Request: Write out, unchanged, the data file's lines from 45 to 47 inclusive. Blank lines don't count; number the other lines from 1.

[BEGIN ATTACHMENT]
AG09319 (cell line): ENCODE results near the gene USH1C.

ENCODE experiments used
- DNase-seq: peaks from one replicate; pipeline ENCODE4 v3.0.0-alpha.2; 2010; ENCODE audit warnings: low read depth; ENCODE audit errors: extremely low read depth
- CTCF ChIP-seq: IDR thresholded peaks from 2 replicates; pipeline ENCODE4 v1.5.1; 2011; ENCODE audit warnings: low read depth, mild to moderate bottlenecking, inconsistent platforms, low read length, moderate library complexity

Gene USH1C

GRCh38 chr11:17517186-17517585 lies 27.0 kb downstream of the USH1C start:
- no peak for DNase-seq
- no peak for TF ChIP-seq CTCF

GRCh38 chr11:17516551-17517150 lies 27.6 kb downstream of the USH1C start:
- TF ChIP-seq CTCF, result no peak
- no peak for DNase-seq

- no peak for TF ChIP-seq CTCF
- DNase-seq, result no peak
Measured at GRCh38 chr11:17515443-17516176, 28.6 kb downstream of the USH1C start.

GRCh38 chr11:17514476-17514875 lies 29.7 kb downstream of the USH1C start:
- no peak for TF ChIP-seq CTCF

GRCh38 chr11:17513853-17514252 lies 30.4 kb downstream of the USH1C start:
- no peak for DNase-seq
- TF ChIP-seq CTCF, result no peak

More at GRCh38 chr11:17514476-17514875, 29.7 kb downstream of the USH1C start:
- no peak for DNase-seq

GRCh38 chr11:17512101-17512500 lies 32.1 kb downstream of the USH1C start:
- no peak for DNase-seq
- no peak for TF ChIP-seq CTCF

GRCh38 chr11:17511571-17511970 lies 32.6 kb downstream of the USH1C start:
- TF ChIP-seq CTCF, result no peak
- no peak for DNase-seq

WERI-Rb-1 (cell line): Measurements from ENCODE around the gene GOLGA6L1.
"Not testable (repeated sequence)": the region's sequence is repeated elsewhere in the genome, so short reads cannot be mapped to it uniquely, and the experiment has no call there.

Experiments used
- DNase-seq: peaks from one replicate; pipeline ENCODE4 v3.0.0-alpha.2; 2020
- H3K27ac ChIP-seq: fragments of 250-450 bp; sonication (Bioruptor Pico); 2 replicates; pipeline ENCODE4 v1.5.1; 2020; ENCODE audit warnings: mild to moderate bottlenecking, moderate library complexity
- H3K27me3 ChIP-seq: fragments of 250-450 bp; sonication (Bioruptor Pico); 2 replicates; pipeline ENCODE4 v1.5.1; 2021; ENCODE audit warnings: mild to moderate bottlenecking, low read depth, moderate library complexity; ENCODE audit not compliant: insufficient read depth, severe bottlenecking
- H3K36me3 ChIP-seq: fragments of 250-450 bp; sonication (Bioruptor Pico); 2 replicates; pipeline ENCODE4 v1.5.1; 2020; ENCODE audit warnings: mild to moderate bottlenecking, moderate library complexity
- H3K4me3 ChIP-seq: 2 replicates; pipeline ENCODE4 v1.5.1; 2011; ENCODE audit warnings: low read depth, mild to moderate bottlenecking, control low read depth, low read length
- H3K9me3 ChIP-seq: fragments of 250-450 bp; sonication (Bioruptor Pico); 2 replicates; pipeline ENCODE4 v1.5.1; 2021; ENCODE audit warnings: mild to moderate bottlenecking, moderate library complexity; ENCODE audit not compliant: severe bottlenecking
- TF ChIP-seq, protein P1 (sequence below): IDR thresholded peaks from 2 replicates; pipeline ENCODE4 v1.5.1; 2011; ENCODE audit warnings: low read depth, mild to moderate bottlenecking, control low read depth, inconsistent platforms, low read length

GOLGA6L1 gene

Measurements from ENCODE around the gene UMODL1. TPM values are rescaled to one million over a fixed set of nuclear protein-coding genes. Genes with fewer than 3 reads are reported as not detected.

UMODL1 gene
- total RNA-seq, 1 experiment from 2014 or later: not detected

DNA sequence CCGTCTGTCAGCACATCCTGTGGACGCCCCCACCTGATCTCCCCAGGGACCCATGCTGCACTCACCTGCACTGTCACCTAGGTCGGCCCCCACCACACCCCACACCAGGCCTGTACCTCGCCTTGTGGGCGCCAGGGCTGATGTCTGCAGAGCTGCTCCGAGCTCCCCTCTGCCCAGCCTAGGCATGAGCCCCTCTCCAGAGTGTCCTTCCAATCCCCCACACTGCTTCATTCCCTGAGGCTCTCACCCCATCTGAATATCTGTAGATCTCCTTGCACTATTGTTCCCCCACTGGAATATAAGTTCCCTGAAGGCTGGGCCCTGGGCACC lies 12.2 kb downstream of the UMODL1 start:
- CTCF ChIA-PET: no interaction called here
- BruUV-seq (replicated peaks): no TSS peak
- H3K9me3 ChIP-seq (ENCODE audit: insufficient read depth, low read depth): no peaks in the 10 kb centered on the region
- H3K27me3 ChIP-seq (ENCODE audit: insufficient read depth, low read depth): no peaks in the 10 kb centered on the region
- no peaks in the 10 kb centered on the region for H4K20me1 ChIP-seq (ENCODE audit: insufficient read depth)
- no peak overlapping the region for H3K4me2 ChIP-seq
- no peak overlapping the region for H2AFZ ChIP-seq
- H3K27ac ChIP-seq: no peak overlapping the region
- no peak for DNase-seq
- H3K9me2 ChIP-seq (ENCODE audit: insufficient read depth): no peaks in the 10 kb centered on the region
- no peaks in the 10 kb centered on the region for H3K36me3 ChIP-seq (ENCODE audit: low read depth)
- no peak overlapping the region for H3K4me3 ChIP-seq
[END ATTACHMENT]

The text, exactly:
- H3K9me3 ChIP-seq (ENCODE audit: insufficient read depth, low read depth): no peaks in the 10 kb centered on the region
- H3K27me3 ChIP-seq (ENCODE audit: insufficient read depth, low read depth): no peaks in the 10 kb centered on the region
- no peaks in the 10 kb centered on the region for H4K20me1 ChIP-seq (ENCODE audit: insufficient read depth)